A Closer Look … Football-NFL-Playoffs-Records-Competition-Super Bowl Bound-

Facebooktwitterredditpinterestlinkedinmail

with Anthony Newcombe

Let’s take a closer look …

HAPPY NEW YEAR 2021 (#HNY)! 

We can finally pat ourselves on the back after taking more than a few big ones in the teeth throughout much of 2020.  However, I promise not to mention the “C” word (“Covid”) again today.  It will be the only time that word will have escaped mention in my A Closer Look… entries since last spring some time.  Let’s get to one of the few “survivors in sports” from last year – the entire NFL. Most owners, coaches, players and others emerged with delays and confusion, but no actual cancellations and a full season’s completed regular schedule.  Wow! That’s a mouthful!

TopicNFL Playoffs  

Category: Sports 

Issue:  Where is the upper brass of the league taking this thing? 

As you can imagine, this is hardly the first time I’ve had a conversation about playoff eligibility, league alignment, and whether (or not) teams should even be allowed to appear in the playoffs with a losing record.  I would like to get this on the record prior to this weekend’s bonanza of games meant to keep us all on our couches for its entirety.  Q: During a lockdown, where the heck else are we going to go?  Uh, is that Doordash?! 

Anyway, I’d like to begin by arguing I believe the addition of a seventh spot in each conference is an okay thing.  However, what I disagree with is when it is combined with the “divisional championship” system from the good old days. That’s when it becomes somewhat of a mess.  We are literally going to bid adieu to some teams with 10-6 records – while enabling the NFC East winner to host a game while not even sniffing a winning record.  No offense, but what did they do to deserve that?! To use the “S” word, it kind of “SUCKS!”  And speaking of the NFC East (no offense Texas) but, the Dallas Cowboys should have been moved outta there a long time ago.  We can’t have partial nostalgia and the rest disruption. Right?!

You know, I’m old enough to remember when the Seattle Seahawks played in the AFC West.  So, for NFL “purists” who choose to argue that Dallas, Philly, the football Giants, and yes, the newly titled Washington Football Team should remain in close divisional proximity, I say, POPPYCOCK!  If the league is going to make radical changes to its playoff schedule – and, I hear game #17 is coming soon to your football platter, we should also become comfortable with other logical changes likewise. 

Since I know you’re holding your breath for my suggestions (kidding), I recommend something like: BLOW UP the divisions completely and instead have each conference award 8 (yes, 8! Or, 9!) playoff spots to the best records in each conference. That gives half the teams in the league the opportunity to play in the postseason.  And it sets the table for plenty of revenue raising options for the upper brass in NYC and elsewhere.  Let’s face it, I would be embarrassed to hang a divisional championship banner in my mancave on the heels of a 5-11 season (or 7-9). Wouldn’t YOU?! C’MON MAN!   

Oh, and one other thing: let’s give the top two teams BYES again!  I think it’s shameful to overlook a 14-2 or 13-3 team just because the #1 team is 15-1.  Again, it’s great to incentivize the lower half of playoff contention, but let’s not cheat the consistent, rightful earners of the best records in the game while we do it, okay?!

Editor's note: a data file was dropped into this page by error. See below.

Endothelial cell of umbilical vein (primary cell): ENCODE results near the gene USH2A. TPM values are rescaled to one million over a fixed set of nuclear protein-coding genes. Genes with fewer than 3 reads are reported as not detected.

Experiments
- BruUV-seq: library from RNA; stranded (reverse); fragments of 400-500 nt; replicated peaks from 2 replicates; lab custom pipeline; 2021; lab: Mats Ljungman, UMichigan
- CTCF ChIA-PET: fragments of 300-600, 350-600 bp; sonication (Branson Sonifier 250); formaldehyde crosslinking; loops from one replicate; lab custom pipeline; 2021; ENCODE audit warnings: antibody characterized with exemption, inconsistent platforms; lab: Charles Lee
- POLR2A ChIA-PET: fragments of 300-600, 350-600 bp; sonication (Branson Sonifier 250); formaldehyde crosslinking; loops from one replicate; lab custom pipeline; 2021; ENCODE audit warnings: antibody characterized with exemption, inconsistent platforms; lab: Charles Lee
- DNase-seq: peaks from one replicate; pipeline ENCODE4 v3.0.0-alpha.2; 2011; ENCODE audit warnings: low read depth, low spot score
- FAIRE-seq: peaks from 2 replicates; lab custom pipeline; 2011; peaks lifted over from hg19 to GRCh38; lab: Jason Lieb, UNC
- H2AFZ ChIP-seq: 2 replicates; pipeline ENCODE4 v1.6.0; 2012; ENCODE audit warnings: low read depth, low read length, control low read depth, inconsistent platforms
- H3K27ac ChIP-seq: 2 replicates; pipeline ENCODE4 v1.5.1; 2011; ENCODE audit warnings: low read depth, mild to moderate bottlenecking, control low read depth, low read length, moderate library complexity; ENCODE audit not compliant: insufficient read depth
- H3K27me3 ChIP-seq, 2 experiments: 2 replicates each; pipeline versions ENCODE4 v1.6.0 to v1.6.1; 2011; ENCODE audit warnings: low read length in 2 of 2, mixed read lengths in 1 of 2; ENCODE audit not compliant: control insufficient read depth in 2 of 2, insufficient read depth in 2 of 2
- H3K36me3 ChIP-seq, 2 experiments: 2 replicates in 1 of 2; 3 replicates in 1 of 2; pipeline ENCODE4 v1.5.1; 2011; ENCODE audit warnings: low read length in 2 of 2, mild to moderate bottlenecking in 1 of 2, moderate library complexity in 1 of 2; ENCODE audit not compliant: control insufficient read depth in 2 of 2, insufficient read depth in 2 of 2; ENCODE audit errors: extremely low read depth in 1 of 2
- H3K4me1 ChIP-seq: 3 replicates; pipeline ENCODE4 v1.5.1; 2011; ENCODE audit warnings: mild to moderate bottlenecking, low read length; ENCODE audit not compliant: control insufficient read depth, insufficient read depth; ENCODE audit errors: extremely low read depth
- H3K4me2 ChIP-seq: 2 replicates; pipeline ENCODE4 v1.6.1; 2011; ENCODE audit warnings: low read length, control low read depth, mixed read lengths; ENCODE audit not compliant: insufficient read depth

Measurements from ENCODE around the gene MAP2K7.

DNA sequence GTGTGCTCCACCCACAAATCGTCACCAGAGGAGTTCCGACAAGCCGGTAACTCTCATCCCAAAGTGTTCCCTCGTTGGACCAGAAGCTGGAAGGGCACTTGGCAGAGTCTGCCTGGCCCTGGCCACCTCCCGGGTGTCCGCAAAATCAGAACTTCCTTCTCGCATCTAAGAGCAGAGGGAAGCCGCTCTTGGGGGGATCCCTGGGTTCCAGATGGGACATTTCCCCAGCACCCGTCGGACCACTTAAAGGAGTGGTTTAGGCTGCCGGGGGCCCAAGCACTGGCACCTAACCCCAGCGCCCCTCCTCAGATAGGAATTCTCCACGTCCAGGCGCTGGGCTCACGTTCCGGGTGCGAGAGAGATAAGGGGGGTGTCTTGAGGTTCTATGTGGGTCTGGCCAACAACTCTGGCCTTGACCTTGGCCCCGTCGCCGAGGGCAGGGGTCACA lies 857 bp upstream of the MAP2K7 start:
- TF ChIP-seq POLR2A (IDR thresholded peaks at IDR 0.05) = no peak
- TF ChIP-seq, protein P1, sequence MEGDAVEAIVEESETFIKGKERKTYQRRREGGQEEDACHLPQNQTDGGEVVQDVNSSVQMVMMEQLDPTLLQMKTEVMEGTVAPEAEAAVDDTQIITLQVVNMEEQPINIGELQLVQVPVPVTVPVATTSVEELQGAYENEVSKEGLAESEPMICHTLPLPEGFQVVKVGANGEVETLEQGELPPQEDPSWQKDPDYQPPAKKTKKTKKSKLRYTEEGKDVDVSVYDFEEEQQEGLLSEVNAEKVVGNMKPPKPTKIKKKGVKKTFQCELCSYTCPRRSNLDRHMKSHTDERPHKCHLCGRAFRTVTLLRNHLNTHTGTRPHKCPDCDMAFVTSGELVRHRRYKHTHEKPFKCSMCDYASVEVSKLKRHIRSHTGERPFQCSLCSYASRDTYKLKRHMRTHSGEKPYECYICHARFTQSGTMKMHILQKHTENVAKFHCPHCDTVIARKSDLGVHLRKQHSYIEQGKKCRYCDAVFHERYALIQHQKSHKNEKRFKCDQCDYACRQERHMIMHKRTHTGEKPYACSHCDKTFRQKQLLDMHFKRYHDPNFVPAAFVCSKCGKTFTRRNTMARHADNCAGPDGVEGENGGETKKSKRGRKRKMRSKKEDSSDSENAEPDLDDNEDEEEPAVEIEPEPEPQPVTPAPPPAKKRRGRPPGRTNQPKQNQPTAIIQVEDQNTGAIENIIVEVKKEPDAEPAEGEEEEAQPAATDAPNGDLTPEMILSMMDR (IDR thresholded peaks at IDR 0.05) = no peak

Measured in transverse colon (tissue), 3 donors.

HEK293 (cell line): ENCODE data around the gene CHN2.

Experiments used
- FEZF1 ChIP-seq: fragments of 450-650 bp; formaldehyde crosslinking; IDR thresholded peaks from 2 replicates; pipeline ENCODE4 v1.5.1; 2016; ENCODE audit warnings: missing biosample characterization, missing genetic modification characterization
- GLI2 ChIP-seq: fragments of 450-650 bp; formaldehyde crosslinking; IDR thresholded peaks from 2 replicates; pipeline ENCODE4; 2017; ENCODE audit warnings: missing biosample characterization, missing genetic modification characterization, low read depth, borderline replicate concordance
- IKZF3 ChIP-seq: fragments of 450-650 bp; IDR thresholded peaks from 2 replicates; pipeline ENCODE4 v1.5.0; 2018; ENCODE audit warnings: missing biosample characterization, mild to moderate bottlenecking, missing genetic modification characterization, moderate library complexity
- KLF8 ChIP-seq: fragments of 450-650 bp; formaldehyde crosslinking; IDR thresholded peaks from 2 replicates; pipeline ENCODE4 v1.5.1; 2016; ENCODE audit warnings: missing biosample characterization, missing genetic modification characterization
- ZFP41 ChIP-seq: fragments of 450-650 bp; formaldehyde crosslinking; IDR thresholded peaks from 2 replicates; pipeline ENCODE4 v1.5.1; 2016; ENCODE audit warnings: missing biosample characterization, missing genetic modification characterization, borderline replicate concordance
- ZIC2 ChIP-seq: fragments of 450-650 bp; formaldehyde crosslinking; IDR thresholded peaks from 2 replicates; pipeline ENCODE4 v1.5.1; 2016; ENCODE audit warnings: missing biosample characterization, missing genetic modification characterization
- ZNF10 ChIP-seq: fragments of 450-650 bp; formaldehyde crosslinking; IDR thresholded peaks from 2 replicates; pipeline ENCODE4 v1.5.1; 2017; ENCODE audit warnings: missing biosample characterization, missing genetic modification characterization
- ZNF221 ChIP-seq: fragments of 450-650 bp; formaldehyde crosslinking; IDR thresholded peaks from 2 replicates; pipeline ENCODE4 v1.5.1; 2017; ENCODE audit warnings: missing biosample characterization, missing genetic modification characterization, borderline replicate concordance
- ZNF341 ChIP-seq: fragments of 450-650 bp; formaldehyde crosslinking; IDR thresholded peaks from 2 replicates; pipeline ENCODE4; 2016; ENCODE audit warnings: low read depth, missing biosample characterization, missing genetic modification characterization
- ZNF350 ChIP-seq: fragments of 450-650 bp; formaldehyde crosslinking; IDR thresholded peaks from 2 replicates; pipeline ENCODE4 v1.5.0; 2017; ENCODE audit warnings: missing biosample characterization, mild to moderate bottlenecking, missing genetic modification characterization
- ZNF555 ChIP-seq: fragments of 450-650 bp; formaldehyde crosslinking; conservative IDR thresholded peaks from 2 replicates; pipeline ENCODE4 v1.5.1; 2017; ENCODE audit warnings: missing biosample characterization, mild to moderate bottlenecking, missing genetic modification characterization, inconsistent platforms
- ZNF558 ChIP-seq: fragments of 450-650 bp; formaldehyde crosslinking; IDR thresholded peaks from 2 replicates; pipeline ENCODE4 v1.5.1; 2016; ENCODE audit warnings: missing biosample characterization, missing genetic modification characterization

It’s not much, but it’s a start.  Let’s keep the ball rolling with some debate… 

Tell me what YOU think? 

A.N.  

Supporting links  

A Closer Look …

Facebooktwitterredditpinterestlinkedinmail

with Anthony Newcombe 

Let’s take a closer look … 

Topic: The most important characteristics of an entrepreneur 

Area: The impact of parents’ words on their children 

en·tre·pre·neur /ˌäntrəprəˈnər,ˌäntrəprəˈno͝o(ə)r/ 

noun: entrepreneur; plural noun: entrepreneurs 

  1. a person who organizes and operates a business or businesses, taking on greater than normal financial risks in order to do so. 

(credit: Oxford Languages) 

Entrepreneur (my definition) – An entrepreneur represents many key elements wrapped into one.  First and foremost, he or she must be a born leader, a person who yearns to be the most responsible party in any business decision to be made.  An entrepreneur is creative, highly intelligent, and motivated to succeed at a level greater than the typical wage earner.  He or she understands that decision – or indecision – could mean the difference between a great idea becoming a great product, service, or organization – or just simply one of many “brainstormed ideas” that go nowhere. 

 An entrepreneur understands that he or she needs a roadmap to success.  By creating a comprehensive plan of attack, the entrepreneur will now be able to take educated and informed risks because all options have been weighed prior to committing one way or another.  Once all the possible angles have been carefully thought out, he or she will have shifted the odds of success as much as possible in his or her favor and will know that the time has come to seize an opportunity. 

Read More

A Closer Look …

Facebooktwitterredditpinterestlinkedinmail

with Anthony Newcombe 

Let’s take a closer look … 

Area(s):  Education, Business, Psychology 

Topic: Reliance on remote technology for school, work, and emotional well-being … 

Issue: Are we putting so much emphasis on virtual technology that we may find ourselves paralyzed when it’s time to ‘come back into the real world?’  Let’s get something straight from the outset.  I have no special insights or secrets for what the heck we are expected to do from 2021 onward.  However, like nearly all of you out there, I find myself thinking, discussing, and, occasionally, well, fretting about the repercussions of this new world we’ve had to carve out for ourselves in order to move forward however quickly or slowly we perceive we are.  The most recurrent thought is about this Zoom/ GoToMeeting/ TikTok ‘stuff.’  Whether we’re trying to get through a lecture, business meeting, family call, or, creating the next (wink, wink) viral video sensation (we’re all at some point toying with our 15 minutes of fame, right?) – we should also wonder what exactly all of this means. We instead seem to mindlessly download, log in and share every nook and cranny of our lives with – well, who knows who?!  In other words, are we potentially exposing ourselves to future legal matters (IP/ property theft, civil liability, etc.) while making use of this technology?